I’ve given away all my books three times in my life, and every time I do so I think to myself, “Hey! I wish I didn’t give that one away.” Today that book is William J. Mitchell’s Reconfigured Eye (1994) — which was way, way, way ahead of its time on describing the long history of how images have been used as “proof” but were actually manipulated. This practice long predates the digital era so it’s especially interesting. So … I’m adding it back to my collection! —JM
Now, the process of photographic image construction is highly standardized, its representational commitments are well known, and the intentional relationships of standard photographs to their subject matter are relatively straightforward and unambiguous. Furthermore, if one accepts the Foucaultian thesis that modern science reversed the scholastic view of an assertion’s authority as something derived from its author and substituted the notion that matters of fact are impersonal things, then it becomes obvious that the impersonal process of photography answered to a dominant conception of what the coinage of communication should be. Thus the rules that societies have evolved for acceptable and effective usage of photographs in acts of communication are both clear (if not always explicit) and widely understood. These rules valorize photographs as uniquely reliable and transparent conveyors of visual information and concomitantly structure familiar practices of graphic production and exchange–among them the practices of photojournalism, feature illustration, advertising photography, photo-illustrated fiction, the legal use of photographic evidence, the family snapshot, photographic portraiture, photo identification, medical imaging, and art photography. Photography has established a powerful orthodoxy of graphic communication.William J. Mitchell, The Reconfigured Eye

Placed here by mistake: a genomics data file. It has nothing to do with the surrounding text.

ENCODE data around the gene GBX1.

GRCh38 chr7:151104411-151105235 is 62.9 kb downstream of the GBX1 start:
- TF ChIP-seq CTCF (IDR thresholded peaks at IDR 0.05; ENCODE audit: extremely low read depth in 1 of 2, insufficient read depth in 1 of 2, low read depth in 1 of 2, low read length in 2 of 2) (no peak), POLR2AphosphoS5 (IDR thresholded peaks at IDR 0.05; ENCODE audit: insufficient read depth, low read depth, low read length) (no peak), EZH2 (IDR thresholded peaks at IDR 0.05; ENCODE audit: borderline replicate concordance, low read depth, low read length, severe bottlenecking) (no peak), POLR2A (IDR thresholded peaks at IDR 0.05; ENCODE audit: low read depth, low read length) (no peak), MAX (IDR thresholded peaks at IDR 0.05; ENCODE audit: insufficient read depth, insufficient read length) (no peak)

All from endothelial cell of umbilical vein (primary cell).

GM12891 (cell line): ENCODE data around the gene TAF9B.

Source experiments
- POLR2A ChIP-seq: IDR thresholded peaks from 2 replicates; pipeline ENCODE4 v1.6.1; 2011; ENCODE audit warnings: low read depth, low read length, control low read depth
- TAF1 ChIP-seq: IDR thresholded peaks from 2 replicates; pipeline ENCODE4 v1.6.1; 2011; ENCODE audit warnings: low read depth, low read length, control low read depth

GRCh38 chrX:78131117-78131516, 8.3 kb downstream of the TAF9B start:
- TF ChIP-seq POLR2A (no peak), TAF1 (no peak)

But digital images–as we have seen–have much less standardized production processes than photographs. These processes are less subject to institutional policing of uniformity, offer more opportunities for human intervention, and are far more complex and varied in their range of possible representational commitments. Furthermore, digital images can stand in a wider variety of intentional relationships to the objects that they depict. And, because they are so easily distributed, copied, transformed, and recombined, they can readily be appropriated (or misappropriated) and put to uses for which they were not originally intended. Thus they can be used to yield new forms of understanding, but they can also disturb and disorient by blurring comfortable boundaries and by encouraging transgression of rules on which we have come to rely. Digital imaging technology can provide openings for principled resistance to established social and cultural practices, and at the same time it can create possibilities for cynical subversion of those practices.
The growing circulation of the new graphic currency that digital imaging technology mints is relentlessly destabilizing the old photographic orthodoxy, denaturing the established rules of graphic communication, and disrupting the familiar practices of image production and exchange. This condition demands, with increasing urgency, a fundamental critical reappraisal of the uses to which we put graphic artifacts, the values we therefore assign to them, and the ethical principles that guide our transactions with them.